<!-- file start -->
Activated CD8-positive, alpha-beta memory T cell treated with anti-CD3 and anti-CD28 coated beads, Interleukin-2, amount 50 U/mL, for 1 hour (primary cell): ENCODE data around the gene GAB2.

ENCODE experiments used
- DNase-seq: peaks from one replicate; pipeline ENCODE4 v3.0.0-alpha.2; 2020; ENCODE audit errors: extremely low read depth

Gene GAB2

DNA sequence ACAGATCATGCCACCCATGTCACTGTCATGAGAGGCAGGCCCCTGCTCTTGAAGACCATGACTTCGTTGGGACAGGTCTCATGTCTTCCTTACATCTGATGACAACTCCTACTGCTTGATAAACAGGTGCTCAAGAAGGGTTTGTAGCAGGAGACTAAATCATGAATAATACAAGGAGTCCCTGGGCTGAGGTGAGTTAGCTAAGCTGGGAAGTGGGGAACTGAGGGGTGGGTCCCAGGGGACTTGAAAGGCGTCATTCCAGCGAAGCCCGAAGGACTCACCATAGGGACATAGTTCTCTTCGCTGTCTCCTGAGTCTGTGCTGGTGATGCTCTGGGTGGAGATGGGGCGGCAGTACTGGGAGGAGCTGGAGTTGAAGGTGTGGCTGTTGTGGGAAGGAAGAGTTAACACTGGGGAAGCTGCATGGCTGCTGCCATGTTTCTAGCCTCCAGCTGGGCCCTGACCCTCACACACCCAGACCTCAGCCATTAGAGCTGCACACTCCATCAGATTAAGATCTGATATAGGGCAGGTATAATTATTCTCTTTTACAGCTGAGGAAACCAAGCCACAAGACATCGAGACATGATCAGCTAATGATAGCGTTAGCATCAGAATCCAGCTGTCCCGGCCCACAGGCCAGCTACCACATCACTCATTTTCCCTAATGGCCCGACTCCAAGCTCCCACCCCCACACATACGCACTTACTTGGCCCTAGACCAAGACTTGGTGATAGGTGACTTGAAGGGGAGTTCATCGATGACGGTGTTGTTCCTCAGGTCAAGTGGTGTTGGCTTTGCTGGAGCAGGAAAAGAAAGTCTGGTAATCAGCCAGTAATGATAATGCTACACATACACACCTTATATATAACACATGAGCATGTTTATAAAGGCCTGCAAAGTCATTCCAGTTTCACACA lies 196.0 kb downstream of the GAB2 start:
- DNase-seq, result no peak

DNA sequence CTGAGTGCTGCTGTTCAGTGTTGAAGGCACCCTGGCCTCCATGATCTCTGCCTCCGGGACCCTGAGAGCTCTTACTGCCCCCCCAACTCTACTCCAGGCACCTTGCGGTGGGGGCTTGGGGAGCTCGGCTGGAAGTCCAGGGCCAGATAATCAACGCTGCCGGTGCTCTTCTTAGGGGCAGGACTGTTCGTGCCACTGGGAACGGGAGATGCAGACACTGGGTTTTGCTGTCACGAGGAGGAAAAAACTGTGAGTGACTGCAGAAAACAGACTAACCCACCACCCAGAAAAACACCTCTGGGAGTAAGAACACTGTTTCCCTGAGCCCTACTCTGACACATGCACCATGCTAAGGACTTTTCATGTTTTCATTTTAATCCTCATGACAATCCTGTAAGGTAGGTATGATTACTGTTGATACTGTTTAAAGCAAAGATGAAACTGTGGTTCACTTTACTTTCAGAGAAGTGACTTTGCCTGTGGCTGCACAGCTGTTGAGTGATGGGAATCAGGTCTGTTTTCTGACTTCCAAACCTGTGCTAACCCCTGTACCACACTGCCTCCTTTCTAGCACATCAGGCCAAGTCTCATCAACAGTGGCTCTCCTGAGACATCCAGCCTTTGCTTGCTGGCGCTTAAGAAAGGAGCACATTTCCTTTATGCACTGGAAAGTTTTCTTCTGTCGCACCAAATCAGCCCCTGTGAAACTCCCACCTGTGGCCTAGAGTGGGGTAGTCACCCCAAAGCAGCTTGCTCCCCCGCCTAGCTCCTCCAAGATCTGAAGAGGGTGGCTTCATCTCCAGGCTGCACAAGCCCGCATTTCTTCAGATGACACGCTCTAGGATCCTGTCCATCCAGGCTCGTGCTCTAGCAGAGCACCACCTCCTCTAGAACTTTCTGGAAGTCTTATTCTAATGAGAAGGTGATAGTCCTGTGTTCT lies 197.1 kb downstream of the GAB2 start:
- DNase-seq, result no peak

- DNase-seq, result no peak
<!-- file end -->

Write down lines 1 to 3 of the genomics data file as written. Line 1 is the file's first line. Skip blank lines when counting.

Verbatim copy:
Activated CD8-positive, alpha-beta memory T cell treated with anti-CD3 and anti-CD28 coated beads, Interleukin-2, amount 50 U/mL, for 1 hour (primary cell): ENCODE data around the gene GAB2.

ENCODE experiments used
- DNase-seq: peaks from one replicate; pipeline ENCODE4 v3.0.0-alpha.2; 2020; ENCODE audit errors: extremely low read depth